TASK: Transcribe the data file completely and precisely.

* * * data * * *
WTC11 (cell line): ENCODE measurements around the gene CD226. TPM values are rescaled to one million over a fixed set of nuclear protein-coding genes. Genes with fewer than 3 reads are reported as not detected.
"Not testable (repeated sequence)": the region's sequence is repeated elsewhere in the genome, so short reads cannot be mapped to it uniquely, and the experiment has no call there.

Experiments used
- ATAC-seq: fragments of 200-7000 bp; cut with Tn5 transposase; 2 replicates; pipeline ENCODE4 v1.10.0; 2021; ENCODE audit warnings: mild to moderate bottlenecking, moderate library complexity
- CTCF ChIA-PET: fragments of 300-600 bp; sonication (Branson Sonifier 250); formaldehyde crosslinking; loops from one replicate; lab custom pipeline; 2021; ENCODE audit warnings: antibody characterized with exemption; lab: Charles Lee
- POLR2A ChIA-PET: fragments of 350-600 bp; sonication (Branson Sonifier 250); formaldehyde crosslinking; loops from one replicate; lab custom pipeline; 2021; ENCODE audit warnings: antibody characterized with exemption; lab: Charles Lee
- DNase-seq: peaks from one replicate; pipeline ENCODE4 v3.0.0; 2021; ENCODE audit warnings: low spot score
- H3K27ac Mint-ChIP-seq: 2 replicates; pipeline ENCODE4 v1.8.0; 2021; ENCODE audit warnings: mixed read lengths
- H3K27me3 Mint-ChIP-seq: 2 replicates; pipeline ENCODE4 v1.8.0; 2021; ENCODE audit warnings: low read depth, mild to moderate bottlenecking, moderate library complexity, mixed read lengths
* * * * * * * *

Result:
WTC11 (cell line): ENCODE measurements around the gene CD226. TPM values are rescaled to one million over a fixed set of nuclear protein-coding genes. Genes with fewer than 3 reads are reported as not detected.
"Not testable (repeated sequence)": the region's sequence is repeated elsewhere in the genome, so short reads cannot be mapped to it uniquely, and the experiment has no call there.

Experiments used
- ATAC-seq: fragments of 200-7000 bp; cut with Tn5 transposase; 2 replicates; pipeline ENCODE4 v1.10.0; 2021; ENCODE audit warnings: mild to moderate bottlenecking, moderate library complexity
- CTCF ChIA-PET: fragments of 300-600 bp; sonication (Branson Sonifier 250); formaldehyde crosslinking; loops from one replicate; lab custom pipeline; 2021; ENCODE audit warnings: antibody characterized with exemption; lab: Charles Lee
- POLR2A ChIA-PET: fragments of 350-600 bp; sonication (Branson Sonifier 250); formaldehyde crosslinking; loops from one replicate; lab custom pipeline; 2021; ENCODE audit warnings: antibody characterized with exemption; lab: Charles Lee
- DNase-seq: peaks from one replicate; pipeline ENCODE4 v3.0.0; 2021; ENCODE audit warnings: low spot score
- H3K27ac Mint-ChIP-seq: 2 replicates; pipeline ENCODE4 v1.8.0; 2021; ENCODE audit warnings: mixed read lengths
- H3K27me3 Mint-ChIP-seq: 2 replicates; pipeline ENCODE4 v1.8.0; 2021; ENCODE audit warnings: low read depth, mild to moderate bottlenecking, moderate library complexity, mixed read lengths